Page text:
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The Puranas - Discover stories of Hinduism's ancient texts in this insightful guide.

The Puranas are the core texts of Hindu religiosity. They expand on the ideas contained in the Vedas through stories, which hold immediate popular appeal. The Mahabharata says that the Vedas fear the person who tries to interpret them without knowing the Puranas first. The Devibhagavata puts it crisply: “Shruti and Smrti are the two eyes of dharma but the Purana is its heart” (XI.1.21).

The Puranas are usually in the form of dialogues between a spiritual aspirant and an accomplished saint. The major topics addressed in the Puranas include the purusharthas or “aims of humanity” (dharma, “sacred duty”; artha “material prosperity”; kama, “pleasure”; and moksha, “liberation”), religious observances, pilgrimage, charitable offerings, rites for the dead, the glorification of various divinities, descriptions of cycles of time, graphic portrayals of heavens and hells, philosophical expositions, delineation of social duties, and of course, the supreme amongst all spiritual practices - Bhakti.

The Puranas are traditionally said to be eighteen in number. However, there is no exactness according to which Puranas fall into the eighteen. The major Puranas are:

1. Brahma Purana

2. Padma Purana

3. Vishnu Purana

4. Vayu Purana

5. Bhagavata Purana

6. Narada Purana

7. Markandeya Purana

8. Agni Purana

9. Bhavishya Purana

10. Brahmavaivarta Purana

11. Linga Purana

12. Varaha Purana

13. Skanda Purana

14. Vamana Purana

15. Kurma Purana

16. Matsya Purana

17. Garuda Purana

18. Brahmanda Purana

19. Shiva Purana

All the Puranas are attributed to the divine sage Vyasa, who, according to the Bhagavata Purana, is an incarantion of Lord Vishnu.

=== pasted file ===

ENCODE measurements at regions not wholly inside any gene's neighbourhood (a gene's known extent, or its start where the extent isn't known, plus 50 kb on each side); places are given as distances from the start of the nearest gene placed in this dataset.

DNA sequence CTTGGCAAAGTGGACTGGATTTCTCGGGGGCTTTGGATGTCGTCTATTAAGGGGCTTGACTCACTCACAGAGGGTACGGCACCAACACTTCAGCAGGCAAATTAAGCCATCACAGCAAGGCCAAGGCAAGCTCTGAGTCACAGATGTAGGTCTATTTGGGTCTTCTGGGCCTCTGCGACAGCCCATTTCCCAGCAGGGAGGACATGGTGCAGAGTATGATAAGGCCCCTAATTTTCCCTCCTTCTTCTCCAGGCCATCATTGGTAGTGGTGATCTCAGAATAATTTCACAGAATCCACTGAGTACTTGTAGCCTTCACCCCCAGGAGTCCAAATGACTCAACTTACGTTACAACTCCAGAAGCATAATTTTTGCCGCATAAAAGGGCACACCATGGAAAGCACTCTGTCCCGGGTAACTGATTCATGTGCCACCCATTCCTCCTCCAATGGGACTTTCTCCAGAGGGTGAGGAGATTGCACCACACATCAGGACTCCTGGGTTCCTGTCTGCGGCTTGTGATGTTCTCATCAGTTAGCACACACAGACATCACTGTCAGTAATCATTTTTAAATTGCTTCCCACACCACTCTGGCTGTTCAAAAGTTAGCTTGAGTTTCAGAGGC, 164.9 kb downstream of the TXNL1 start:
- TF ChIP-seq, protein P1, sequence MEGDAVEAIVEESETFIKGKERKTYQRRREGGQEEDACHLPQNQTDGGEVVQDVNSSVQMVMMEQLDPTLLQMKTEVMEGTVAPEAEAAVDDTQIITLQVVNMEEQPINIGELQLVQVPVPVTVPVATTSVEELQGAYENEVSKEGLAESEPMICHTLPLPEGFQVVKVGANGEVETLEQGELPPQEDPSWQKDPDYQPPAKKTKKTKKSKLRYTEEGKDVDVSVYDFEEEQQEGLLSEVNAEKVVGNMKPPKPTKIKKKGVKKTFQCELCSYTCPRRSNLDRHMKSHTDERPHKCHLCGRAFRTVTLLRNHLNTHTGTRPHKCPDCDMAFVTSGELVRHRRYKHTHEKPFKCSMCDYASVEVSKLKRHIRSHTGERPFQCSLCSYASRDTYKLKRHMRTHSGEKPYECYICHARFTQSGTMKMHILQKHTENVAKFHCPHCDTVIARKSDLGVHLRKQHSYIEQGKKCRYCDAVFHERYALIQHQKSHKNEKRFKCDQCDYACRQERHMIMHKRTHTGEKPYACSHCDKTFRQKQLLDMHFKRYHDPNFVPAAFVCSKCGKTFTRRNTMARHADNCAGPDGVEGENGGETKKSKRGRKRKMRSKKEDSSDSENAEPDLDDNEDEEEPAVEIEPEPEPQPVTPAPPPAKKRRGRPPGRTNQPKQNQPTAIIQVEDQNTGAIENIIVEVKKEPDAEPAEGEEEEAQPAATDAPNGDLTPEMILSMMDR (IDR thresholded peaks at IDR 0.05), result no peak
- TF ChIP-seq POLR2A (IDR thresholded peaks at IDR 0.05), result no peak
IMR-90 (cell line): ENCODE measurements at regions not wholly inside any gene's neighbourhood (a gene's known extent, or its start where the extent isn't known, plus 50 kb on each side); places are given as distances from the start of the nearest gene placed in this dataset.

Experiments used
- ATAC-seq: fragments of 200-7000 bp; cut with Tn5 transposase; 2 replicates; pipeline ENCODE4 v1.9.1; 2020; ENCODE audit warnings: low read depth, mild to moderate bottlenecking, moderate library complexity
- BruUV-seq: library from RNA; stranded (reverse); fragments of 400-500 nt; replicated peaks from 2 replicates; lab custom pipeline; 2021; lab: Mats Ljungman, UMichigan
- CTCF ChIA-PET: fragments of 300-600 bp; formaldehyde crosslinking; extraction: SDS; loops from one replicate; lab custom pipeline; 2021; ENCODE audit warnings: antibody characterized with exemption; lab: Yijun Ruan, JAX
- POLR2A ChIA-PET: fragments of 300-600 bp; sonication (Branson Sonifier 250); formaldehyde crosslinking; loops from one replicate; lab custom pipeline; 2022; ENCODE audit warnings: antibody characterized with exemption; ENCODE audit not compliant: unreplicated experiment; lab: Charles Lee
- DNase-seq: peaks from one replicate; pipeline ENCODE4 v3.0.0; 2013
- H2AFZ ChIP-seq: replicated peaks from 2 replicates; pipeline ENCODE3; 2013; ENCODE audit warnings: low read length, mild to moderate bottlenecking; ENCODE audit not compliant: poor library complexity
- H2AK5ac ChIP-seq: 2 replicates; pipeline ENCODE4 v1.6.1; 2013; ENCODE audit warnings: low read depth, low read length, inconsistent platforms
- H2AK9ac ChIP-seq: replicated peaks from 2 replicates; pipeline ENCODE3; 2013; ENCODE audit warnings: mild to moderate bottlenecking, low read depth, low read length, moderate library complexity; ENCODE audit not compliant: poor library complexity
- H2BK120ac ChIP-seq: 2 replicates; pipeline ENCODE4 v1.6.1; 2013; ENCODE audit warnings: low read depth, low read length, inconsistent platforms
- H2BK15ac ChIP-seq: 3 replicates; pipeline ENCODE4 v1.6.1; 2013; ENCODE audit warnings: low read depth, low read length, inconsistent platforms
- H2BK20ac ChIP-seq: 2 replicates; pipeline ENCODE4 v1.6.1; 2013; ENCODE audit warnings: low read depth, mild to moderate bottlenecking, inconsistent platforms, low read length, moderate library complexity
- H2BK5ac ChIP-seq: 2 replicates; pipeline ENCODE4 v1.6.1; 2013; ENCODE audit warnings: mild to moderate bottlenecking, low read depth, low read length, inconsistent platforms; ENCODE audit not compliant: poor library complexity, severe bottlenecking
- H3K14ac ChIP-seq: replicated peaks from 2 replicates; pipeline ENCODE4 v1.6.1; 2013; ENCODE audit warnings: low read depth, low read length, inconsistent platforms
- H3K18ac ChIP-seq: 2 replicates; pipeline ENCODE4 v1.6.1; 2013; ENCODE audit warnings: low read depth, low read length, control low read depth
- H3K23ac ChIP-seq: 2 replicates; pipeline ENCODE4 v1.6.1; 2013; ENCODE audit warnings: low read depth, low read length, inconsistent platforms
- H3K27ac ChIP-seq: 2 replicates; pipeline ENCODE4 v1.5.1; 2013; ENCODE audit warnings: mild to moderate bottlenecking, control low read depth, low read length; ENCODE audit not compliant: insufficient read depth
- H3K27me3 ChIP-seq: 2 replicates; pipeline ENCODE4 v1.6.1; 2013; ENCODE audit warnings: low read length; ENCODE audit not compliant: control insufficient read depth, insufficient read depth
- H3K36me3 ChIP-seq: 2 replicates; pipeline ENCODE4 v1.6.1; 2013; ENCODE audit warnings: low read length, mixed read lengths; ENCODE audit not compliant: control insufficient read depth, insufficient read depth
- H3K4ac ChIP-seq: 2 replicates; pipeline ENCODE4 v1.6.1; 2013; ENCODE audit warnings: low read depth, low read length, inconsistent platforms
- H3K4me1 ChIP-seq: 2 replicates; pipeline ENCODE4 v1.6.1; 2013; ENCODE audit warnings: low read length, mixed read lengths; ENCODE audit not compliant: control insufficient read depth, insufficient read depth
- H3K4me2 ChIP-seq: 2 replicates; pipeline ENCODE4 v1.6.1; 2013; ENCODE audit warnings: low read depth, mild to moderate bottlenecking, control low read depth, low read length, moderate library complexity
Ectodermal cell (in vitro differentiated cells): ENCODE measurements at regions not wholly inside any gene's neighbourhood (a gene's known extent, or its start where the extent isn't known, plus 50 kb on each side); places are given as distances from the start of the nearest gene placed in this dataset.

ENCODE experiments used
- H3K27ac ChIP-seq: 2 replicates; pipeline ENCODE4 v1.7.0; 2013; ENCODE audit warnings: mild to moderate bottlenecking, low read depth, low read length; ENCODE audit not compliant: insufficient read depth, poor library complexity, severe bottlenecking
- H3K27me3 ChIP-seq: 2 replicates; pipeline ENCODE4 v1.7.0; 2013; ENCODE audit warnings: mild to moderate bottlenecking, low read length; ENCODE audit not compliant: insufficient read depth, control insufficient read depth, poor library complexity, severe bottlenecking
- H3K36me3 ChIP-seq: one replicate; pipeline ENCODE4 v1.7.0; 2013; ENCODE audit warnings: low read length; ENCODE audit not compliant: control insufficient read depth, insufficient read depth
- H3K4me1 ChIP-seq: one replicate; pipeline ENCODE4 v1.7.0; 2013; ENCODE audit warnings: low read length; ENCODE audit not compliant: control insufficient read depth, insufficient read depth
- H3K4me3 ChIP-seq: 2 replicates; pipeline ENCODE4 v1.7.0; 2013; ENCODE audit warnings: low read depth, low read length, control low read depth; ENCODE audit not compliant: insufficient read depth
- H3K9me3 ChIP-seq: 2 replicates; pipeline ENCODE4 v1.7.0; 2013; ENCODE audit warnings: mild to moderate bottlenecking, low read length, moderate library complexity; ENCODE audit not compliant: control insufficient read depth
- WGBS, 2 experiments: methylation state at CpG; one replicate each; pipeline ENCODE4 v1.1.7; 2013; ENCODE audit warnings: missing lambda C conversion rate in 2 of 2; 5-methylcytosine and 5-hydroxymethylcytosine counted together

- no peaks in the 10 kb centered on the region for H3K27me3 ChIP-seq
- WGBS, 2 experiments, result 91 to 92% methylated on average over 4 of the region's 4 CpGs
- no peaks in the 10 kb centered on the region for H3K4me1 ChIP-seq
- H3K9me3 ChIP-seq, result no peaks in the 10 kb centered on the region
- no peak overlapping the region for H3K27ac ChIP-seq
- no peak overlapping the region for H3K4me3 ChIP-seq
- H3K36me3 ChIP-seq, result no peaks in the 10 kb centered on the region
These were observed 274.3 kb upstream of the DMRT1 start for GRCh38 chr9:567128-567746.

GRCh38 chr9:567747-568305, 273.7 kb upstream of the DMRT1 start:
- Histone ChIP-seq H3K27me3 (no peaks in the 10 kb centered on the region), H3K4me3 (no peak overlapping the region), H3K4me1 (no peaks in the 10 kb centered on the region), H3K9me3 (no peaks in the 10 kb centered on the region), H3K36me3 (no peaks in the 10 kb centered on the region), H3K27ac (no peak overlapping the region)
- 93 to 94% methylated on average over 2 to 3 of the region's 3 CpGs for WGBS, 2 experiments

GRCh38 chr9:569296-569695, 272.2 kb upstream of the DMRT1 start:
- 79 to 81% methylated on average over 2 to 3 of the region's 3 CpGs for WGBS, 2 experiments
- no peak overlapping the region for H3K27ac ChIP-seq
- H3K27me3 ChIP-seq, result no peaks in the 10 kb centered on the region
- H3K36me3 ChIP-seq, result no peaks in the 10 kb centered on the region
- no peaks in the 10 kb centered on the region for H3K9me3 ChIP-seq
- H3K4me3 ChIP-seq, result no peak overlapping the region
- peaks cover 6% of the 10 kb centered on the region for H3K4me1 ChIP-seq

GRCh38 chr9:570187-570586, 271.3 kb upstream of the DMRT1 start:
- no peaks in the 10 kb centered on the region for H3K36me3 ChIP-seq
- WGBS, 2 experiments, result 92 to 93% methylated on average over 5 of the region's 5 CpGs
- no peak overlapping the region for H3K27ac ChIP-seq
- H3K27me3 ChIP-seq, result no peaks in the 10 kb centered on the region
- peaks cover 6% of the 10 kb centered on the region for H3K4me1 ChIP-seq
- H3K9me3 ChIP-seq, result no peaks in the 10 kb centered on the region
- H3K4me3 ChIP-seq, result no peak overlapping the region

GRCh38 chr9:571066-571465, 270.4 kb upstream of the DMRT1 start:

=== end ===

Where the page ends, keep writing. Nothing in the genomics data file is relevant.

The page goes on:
Q1. How many Purana books are there?


Main Puranas are categorized in the Padma Purana as follows:


Sattva (Truth)


Shiva- 24,000 verses related to Shaivism.


Linga - 11,000 verses. Discusses Lingam, a symbol of Shiva


Vishnu - 23,000 verses. A Vaishnavism text


Bhagavata – 18,000 verses. Telling of Vishnu's Avatars, and of Vaishnavism


Naradeya- 25,000 verses, also called Naradiya Purana.


Garuda- 19,000 verses. An encyclopedia of diverse topics


Padma - 55,000 verses.


Varaha Purana- 24,000 verses. Focuses on Varaha as incarnation of Narayana


·        Rajas (Passion)


Markandeya- 9,000 verses


Bhavishya- 14,500 verses


Vamana - 10,000 verses


Brahma Purana- 10,000 verses


·        Tamas (Ignorance)


Matsya- 14,000 verses


Kurma- 17,000 verses


Skanda - 81,100 verses


Agni Purana - 15,400 verses

Q2. What five characteristics must a Purana have?


The five characteristics associated with the Puranas are


Sarga: Creation myths or stories are included in this sign. So the Purana should have proper distinctions about chapters that should speak about the creation of the universe.


Pratisarga: This can be about the origin or nature of the universe. It should be about secondary creations, mostly re-creations after dissolution.


Vamsa: Vamsa covers the genealogy of great individuals, which includes deities, kings, and sages or Rishis.


Manvantara: relates to the reigns of Manus or the rule of individuals like kings. It can also be about cosmic cycles.


Vamsanucharitam: recounts the history of royal dynasties- mostly, the great SuryaVamsha (solar) and the Chandra Lunar) Vamsh.

Q3. Which is the supreme Purana?


The Bhagavata Purana, also known as the Srimad Bhagavatam, Srimad Bhagavata Mahapurana, or simply Bhagavata, is one of Hinduism's eighteen great Puranas (Mahapuranas). Composed in Sanskrit by Veda Vyasa, it promotes bhakti (devotion) towards Krishna, an avatar of Vishnu, integrating themes from the Advaita (Adi Shankara), the Vishishtadvaita (Ramanujacharya) and the Dvaita (Madhvacharya).


The Bhagavata Purana discusses a wide range of topics including cosmology, astronomy, genealogy, geography, legend, music, dance, yoga, and culture. The Bhagavata Purana is a revered text in Vaishnavism. The text presents a form of religion (dharma) that competes with that of the Vedas, wherein bhakti ultimately leads to self-knowledge, salvation (moksha), and bliss.